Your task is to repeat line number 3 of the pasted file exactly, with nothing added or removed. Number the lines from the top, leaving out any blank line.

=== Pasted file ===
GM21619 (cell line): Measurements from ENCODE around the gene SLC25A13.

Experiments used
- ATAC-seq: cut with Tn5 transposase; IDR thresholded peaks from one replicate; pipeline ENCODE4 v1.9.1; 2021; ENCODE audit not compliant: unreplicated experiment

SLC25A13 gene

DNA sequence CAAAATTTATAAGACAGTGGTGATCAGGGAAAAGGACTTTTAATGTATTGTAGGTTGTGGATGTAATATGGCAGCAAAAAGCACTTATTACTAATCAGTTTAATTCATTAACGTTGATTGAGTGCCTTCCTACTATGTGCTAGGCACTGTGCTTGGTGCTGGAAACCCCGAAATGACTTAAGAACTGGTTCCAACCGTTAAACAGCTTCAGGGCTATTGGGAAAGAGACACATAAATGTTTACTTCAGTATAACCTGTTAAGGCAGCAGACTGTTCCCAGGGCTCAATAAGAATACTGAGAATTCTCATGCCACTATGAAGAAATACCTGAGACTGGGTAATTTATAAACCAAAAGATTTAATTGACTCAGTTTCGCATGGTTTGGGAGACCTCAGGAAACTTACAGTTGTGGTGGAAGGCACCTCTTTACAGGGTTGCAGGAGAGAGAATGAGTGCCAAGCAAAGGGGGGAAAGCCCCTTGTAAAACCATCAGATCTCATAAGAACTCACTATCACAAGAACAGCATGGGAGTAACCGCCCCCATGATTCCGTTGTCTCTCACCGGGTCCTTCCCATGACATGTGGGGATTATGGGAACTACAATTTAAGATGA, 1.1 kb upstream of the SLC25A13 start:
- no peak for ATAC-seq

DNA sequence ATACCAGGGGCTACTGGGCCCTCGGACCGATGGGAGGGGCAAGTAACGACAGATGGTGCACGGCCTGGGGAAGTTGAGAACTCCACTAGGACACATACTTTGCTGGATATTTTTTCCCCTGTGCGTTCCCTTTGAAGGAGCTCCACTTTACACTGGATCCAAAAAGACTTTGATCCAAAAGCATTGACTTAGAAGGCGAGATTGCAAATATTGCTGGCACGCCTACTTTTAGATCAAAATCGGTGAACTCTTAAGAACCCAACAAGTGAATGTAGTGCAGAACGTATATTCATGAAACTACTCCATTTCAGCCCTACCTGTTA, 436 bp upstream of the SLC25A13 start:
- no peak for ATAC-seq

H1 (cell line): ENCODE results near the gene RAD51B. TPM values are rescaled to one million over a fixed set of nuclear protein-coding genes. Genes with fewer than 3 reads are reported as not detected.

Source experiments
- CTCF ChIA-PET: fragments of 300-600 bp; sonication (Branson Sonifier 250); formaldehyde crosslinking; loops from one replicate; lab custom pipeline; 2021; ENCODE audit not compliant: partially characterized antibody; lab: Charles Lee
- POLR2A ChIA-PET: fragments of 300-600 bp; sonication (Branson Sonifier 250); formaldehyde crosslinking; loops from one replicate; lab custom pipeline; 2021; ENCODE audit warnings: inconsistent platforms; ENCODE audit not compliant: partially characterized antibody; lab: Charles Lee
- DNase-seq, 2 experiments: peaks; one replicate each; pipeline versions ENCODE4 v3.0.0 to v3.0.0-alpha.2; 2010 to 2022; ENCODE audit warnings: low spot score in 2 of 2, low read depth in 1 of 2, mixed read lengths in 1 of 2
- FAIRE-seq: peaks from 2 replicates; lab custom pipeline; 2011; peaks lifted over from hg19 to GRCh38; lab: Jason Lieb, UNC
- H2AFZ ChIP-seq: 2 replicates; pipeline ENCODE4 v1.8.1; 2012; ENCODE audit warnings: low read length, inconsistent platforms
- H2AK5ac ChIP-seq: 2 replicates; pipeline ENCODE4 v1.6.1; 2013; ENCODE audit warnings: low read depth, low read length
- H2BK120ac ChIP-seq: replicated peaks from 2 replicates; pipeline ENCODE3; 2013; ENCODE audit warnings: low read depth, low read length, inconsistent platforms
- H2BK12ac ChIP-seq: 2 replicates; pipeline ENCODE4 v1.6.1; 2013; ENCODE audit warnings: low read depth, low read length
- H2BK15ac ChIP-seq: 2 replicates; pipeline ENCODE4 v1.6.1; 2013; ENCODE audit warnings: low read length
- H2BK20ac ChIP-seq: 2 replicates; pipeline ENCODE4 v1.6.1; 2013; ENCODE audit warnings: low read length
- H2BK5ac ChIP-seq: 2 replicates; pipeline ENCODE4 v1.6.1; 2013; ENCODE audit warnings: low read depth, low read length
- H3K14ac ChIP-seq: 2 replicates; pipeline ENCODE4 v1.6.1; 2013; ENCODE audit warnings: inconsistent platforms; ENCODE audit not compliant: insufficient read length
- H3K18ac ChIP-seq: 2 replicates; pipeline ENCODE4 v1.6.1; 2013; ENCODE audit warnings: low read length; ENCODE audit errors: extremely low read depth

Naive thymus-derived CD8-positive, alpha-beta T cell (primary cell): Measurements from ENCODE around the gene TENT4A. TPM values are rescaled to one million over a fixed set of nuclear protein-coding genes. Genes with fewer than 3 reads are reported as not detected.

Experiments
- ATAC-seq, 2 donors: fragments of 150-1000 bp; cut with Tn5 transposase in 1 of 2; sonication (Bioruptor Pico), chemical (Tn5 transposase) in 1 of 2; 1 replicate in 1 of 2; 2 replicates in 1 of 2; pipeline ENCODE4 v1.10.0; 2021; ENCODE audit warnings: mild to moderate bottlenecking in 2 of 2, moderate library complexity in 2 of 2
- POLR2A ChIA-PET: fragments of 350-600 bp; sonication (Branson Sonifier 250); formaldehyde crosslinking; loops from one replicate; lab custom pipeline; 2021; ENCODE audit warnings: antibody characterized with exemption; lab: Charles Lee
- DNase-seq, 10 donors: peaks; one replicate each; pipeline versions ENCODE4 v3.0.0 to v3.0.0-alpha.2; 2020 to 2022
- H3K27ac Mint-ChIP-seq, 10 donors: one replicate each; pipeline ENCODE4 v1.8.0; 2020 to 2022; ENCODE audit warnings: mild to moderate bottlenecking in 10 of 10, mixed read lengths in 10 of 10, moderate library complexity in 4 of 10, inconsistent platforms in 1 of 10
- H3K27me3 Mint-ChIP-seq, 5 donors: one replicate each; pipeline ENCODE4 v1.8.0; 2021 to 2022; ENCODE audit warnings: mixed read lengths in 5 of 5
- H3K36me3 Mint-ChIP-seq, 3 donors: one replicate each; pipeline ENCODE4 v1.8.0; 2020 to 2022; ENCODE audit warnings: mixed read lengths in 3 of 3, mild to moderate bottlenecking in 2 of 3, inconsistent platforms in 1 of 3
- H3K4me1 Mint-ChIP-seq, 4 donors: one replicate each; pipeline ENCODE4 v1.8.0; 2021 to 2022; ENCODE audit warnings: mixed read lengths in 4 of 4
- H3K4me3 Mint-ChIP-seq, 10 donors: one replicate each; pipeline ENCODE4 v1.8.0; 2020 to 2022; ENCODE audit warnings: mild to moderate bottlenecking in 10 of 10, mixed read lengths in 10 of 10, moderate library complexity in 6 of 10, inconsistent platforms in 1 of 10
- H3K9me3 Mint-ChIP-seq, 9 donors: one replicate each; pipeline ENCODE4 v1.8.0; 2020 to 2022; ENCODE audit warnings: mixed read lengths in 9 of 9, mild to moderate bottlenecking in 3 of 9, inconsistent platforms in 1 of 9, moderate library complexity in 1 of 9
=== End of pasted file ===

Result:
- ATAC-seq: cut with Tn5 transposase; IDR thresholded peaks from one replicate; pipeline ENCODE4 v1.9.1; 2021; ENCODE audit not compliant: unreplicated experiment